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After doing tons of research on motorcycles, and relearning how to ride.
Bought this little red guy yesterday!!

2011 650.
Previous owner installed aftermarket brake lines, frame sliders, tank protector, battery tender connection, and it has the factory hard (givi monkey) cases. And promptly let it sit in his garage for 6 years before selling it to a dealer. It only had 2500 miles on it when I picked it up yesterday. Already have added 100 to that.

Talk about a nervous ride home! Other than the TU250 at the MSF course last week, I haven't been on a bike in 20 or so years, and that was all dirt on a little 125. I've literally never ridden on pavement before last night for the ride home. Heck I haven't driven a manual transmission car in probably 30 years.
WOW the power this thing has, WOW how bad I suck at 90deg corners at stoplights!! I managed to make it home without embarrassing myself too much. I did stall once but was rolling so was able to cover it.

Few more miles under the belt today, and doing much much better. Think I have the clutch control figured out and am now taking corners "okay" or at least not a danger to the guy 5 lanes over anymore hah!

Had to do a panic stop today when a car came out of a shopping center not seeing me. Kept my cool, was too hard on the rear brake, and the rear got a tiny bit out of shape. But didn't even stall. So guess it is coming back to me.

Sorry for rambling. Just very excited about this whole thing. Ive had a smile on my face the entire time I've been riding!
 

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2009 Kawasaki Versys KLE650
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After doing tons of research on motorcycles, and relearning how to ride.

Bought this little red guy yesterday!!



2011 650.

Previous owner installed aftermarket brake lines, frame sliders, tank protector, battery tender connection, and it has the factory hard (givi monkey) cases. And promptly let it sit in his garage for 6 years before selling it to a dealer. It only had 2500 miles on it when I picked it up yesterday. Already have added 100 to that.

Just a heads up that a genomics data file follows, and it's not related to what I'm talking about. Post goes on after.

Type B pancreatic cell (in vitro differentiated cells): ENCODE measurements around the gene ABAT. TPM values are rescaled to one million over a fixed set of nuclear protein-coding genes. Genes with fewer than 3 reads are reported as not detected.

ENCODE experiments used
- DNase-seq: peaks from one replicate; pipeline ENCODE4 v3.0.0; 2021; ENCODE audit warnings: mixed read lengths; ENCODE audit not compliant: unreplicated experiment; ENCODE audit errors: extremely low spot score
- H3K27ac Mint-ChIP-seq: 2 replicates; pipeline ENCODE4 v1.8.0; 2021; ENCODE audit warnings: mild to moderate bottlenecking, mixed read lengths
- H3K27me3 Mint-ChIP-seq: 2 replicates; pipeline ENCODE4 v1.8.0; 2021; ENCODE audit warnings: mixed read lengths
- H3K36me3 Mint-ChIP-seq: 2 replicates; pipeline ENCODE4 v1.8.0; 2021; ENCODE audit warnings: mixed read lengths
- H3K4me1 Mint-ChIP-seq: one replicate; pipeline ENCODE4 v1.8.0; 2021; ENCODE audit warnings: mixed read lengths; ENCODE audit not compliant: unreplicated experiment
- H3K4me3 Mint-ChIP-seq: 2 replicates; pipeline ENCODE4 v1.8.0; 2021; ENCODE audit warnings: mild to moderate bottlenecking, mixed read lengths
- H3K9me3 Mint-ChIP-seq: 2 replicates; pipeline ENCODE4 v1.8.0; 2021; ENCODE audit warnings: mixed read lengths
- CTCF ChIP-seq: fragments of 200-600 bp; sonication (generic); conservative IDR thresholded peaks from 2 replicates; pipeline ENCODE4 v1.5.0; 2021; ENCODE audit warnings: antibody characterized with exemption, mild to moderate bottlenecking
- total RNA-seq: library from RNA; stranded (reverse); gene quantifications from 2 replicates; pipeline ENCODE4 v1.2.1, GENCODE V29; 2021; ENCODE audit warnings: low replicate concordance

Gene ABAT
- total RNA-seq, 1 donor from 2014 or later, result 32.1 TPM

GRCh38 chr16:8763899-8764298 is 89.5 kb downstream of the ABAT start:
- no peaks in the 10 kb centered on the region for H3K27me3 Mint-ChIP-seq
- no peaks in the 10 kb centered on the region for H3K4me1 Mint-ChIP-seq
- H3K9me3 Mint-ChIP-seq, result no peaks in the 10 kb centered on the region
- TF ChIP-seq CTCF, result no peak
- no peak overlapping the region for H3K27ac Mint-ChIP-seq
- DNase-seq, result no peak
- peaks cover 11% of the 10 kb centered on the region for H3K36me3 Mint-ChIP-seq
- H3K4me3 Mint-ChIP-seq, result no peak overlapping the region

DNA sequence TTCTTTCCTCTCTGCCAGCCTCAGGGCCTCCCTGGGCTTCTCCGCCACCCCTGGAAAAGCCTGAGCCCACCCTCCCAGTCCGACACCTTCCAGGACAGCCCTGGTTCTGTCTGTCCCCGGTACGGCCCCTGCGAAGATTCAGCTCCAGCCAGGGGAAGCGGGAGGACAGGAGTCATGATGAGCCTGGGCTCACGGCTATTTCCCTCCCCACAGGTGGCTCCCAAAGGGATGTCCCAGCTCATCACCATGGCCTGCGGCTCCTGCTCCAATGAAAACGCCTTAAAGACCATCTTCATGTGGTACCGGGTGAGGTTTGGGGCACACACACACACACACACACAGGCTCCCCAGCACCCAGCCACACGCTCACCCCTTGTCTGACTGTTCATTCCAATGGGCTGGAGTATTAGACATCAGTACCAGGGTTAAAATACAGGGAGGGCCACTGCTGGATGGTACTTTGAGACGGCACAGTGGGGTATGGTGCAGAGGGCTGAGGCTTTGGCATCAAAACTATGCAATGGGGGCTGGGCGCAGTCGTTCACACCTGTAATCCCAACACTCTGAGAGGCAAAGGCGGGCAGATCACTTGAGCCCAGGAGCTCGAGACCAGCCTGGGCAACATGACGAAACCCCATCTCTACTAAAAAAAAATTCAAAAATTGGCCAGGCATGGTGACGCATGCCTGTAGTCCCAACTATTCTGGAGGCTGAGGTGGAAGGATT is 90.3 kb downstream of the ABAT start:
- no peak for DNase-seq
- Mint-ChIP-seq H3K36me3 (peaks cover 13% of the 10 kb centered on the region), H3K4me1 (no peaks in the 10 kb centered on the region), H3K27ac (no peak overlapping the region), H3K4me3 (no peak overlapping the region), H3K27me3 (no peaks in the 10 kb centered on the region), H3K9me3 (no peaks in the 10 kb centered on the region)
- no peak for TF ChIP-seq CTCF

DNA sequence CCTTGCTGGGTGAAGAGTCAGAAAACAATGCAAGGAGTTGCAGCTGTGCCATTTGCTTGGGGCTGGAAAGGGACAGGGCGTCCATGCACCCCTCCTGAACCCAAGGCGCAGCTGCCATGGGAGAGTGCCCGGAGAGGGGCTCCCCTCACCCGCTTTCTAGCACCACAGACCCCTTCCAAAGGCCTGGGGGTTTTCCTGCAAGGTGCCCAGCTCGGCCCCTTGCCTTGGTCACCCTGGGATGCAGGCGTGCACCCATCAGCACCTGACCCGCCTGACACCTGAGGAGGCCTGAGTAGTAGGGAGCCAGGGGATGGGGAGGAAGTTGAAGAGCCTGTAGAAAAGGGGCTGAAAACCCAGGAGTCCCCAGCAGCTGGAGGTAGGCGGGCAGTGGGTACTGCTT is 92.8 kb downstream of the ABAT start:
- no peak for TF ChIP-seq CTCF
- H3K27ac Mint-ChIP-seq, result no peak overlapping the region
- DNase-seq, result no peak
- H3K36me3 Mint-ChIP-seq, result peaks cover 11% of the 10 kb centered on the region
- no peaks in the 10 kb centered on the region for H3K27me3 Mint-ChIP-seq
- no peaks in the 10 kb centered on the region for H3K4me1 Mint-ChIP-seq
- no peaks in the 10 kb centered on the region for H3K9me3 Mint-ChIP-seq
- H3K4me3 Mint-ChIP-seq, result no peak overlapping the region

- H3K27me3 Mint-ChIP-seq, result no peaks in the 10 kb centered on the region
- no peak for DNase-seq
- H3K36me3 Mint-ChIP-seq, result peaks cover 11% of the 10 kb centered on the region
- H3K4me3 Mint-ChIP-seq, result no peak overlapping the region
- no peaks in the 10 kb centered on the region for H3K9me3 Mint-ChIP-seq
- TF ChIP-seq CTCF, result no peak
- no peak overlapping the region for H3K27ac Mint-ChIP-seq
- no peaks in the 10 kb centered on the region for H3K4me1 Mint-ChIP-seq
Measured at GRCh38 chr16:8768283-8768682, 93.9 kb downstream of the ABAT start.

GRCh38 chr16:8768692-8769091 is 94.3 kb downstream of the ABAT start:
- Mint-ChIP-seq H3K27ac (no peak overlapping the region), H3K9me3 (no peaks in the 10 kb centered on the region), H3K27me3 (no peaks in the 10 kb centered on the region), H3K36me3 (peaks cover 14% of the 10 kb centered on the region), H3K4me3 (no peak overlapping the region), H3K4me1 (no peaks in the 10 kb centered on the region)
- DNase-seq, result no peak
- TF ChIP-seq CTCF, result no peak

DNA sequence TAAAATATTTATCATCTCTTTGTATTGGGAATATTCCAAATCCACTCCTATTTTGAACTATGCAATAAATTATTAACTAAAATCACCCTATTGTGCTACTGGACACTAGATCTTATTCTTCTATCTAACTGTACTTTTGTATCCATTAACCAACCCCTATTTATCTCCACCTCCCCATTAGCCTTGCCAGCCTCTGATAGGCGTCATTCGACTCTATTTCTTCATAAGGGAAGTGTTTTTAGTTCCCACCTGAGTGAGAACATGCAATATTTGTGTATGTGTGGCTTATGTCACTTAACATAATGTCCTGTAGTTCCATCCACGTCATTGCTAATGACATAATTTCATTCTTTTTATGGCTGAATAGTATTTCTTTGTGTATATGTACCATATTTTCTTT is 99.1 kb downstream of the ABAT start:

Talk about a nervous ride home! Other than the TU250 at the MSF course last week, I haven't been on a bike in 20 or so years, and that was all dirt on a little 125. I've literally never ridden on pavement before last night for the ride home. Heck I haven't driven a manual transmission car in probably 30 years.

WOW the power this thing has, WOW how bad I suck at 90deg corners at stoplights!! I managed to make it home without embarrassing myself too much. I did stall once but was rolling so was able to cover it.



Few more miles under the belt today, and doing much much better. Think I have the clutch control figured out and am now taking corners "okay" or at least not a danger to the guy 5 lanes over anymore hah!



Had to do a panic stop today when a car came out of a shopping center not seeing me. Kept my cool, was too hard on the rear brake, and the rear got a tiny bit out of shape. But didn't even stall. So guess it is coming back to me.



Sorry for rambling. Just very excited about this whole thing. Ive had a smile on my face the entire time I've been riding!


There are some online resources such as:

Sport riding techniques by Kenny Rogers and Nick I.

A Twist of the Wrist

More Motorcycling

...that may help you with some more advanced techniques, but there is no substitute for saddle time.

Congratulations!
 

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Congrats......Was out your way awhile back....